Notwithstanding the fact that the respondents hold no Indiana law licenses and therefore are not subject to this Court's usual disciplinary sanctions for licensed Indiana attorneys who engage in professional misconduct, any acts which the respondents take in Indiana that constitute the practice of law are subject to our exclusive jurisdiction to regulate professional legal activity in this state. [Footnote omitted] By directing the solicitations to the prospective clients, the respondents communicated to those persons that they were available to act in a representative capacity for them in Indiana courts to address loss or injury associated with the plane crash. As such, they held themselves out to the public as lawyers in this state when neither was admitted to practice here. [Footnote omitted] Those acts constituted professional legal activity in this state subject to our regulatory authority. [Citation omitted]
Murgatroyd at 721.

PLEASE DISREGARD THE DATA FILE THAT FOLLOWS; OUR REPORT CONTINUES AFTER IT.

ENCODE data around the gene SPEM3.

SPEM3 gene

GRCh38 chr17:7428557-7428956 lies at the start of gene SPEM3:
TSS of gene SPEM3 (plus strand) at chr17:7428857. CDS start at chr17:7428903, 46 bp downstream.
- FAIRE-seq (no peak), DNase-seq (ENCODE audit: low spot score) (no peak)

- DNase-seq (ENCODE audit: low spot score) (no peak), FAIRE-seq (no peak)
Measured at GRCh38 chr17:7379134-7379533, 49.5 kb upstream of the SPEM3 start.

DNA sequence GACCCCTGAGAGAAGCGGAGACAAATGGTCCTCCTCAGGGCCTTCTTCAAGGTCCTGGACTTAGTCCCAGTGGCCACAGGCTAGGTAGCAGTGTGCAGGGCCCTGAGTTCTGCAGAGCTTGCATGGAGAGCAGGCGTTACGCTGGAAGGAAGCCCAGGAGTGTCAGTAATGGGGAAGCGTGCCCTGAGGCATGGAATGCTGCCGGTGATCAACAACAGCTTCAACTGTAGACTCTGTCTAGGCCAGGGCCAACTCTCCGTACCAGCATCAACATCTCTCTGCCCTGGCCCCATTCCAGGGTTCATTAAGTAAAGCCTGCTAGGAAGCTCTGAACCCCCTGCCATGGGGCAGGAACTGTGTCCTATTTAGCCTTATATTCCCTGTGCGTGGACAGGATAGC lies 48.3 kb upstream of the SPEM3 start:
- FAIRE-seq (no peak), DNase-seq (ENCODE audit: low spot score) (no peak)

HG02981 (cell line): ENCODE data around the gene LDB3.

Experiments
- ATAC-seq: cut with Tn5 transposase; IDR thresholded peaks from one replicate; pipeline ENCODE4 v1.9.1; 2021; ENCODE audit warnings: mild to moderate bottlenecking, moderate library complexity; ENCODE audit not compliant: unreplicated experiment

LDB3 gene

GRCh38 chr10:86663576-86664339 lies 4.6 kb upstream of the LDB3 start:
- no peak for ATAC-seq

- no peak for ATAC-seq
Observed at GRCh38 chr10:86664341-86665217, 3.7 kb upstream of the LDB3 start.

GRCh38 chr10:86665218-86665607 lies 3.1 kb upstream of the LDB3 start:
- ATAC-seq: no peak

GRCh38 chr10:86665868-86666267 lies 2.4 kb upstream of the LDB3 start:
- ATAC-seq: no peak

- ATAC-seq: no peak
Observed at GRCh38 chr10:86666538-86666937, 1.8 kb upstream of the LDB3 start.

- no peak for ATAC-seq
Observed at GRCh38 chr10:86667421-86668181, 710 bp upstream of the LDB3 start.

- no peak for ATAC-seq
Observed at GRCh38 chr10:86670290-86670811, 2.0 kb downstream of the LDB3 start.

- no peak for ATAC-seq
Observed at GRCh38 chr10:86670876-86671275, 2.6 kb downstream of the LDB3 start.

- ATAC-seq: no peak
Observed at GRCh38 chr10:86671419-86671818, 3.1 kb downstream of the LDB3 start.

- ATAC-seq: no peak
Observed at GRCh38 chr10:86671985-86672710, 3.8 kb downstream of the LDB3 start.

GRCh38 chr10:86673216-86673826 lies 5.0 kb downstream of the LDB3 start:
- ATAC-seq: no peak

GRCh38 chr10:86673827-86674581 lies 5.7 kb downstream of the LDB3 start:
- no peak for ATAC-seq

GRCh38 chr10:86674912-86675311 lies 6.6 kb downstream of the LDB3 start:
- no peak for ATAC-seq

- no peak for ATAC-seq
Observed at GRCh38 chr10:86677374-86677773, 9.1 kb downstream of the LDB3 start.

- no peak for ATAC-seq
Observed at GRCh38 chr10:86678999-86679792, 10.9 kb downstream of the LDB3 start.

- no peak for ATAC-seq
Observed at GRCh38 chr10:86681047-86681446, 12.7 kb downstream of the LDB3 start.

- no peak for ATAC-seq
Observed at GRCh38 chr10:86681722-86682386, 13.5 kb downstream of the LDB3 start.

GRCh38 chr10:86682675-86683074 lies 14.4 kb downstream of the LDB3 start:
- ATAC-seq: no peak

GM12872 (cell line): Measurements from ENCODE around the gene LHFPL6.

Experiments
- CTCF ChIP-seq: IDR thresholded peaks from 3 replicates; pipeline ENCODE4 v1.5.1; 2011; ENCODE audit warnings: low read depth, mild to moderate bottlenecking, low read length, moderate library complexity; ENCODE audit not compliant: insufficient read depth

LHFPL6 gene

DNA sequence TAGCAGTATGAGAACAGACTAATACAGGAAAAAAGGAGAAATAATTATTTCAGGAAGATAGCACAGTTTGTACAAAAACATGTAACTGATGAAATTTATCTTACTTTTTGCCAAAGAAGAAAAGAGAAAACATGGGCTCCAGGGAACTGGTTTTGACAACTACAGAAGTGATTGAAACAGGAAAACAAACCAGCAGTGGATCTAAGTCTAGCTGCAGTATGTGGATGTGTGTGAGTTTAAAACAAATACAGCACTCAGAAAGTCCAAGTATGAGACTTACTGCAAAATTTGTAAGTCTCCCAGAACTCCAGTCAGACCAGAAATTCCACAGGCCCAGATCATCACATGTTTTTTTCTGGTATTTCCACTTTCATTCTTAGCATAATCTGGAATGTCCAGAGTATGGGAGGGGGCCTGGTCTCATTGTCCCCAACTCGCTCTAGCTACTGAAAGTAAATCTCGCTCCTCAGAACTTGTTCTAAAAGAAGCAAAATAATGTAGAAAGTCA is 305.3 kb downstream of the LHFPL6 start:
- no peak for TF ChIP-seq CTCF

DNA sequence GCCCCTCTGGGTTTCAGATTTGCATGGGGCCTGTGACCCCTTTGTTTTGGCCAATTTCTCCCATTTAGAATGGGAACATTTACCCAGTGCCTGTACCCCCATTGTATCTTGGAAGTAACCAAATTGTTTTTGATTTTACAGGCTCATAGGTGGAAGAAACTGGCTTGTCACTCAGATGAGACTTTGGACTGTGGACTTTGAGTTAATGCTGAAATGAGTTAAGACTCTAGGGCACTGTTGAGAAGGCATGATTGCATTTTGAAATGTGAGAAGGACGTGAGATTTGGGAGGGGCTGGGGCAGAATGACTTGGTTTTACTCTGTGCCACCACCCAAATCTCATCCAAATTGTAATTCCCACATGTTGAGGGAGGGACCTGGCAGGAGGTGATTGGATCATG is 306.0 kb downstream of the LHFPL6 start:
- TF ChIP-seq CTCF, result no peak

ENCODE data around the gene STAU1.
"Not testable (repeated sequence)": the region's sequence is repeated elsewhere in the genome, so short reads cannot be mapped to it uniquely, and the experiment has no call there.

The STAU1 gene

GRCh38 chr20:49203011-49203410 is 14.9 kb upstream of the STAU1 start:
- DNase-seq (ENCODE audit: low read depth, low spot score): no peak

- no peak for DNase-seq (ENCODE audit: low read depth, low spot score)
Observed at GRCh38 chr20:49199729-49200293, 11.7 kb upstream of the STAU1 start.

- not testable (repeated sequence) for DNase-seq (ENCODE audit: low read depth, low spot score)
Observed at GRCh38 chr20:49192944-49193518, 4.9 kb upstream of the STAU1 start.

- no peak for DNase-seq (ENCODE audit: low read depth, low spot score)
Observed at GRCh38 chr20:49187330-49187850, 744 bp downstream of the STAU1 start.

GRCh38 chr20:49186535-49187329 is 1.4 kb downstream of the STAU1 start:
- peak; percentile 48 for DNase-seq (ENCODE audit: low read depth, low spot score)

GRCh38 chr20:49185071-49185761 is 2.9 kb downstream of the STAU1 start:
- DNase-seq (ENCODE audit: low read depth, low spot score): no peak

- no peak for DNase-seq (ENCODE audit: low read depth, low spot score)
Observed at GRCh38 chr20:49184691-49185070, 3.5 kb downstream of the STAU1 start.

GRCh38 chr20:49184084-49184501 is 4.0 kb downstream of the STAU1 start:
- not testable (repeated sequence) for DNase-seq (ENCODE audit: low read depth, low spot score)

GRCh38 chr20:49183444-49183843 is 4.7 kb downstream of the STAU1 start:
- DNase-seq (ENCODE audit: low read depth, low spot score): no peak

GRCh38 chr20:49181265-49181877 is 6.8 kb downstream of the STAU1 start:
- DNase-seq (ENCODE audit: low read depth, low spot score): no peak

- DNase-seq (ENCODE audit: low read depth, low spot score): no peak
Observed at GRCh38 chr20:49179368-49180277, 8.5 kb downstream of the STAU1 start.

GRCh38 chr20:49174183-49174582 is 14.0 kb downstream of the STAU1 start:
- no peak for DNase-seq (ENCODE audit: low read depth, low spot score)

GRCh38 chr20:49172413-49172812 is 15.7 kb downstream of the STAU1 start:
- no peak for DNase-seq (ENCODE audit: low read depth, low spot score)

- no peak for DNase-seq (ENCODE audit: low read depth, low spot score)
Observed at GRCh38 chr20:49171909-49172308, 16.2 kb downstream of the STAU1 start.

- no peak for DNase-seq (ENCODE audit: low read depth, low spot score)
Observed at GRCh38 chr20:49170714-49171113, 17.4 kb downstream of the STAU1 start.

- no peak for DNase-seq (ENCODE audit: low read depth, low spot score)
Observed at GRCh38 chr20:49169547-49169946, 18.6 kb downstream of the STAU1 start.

Upon his petition for review, filed after the hearing officers findings of fact were filed with this Court, Respondent Coale argues that the Commission presented no evidence that the respondents sent any communication to any Indiana citizen. That fact, he argues, precludes this Court from finding a violation of Indianas Rules of Professional Conduct. It is true that the verified complaint, while listing the names of the persons to whom the respondents directed the communications, does not specifically allege that they were residents of Indiana. At the fact-finding stage of these proceedings, however, Respondent Coale never argued that the targets of the solicitations were not specifically proven to be Indiana residents. See footnote In his initial answer to the charges, filed on April 9, 1993, Respondent Coale never argued the recipients residence.See footnote This case proceeded for some 9 years before the issue of the recipients physical location was ever addressed. Upon review of the evidence in this case, the hearing officer concluded that the targets of the solicitations were Indiana residents. Accordingly, we find that the record in this case is sufficient to support the inference that the targets of the respondents solicitations were Indiana residents.See footnote Further, to allow Respondent Coale, after the close of the fact-finding stage of these proceedings, to now argue as a matter of fact that the targets were not demonstrated to be Indiana residents would be to permit introduction of facts with no opportunity for the Commission to supplement the record with evidence of the recipients residence. By failing to advance the residence issue until after the fact-finding stage of these proceedings concluded, Respondent Coale waived the argument upon review.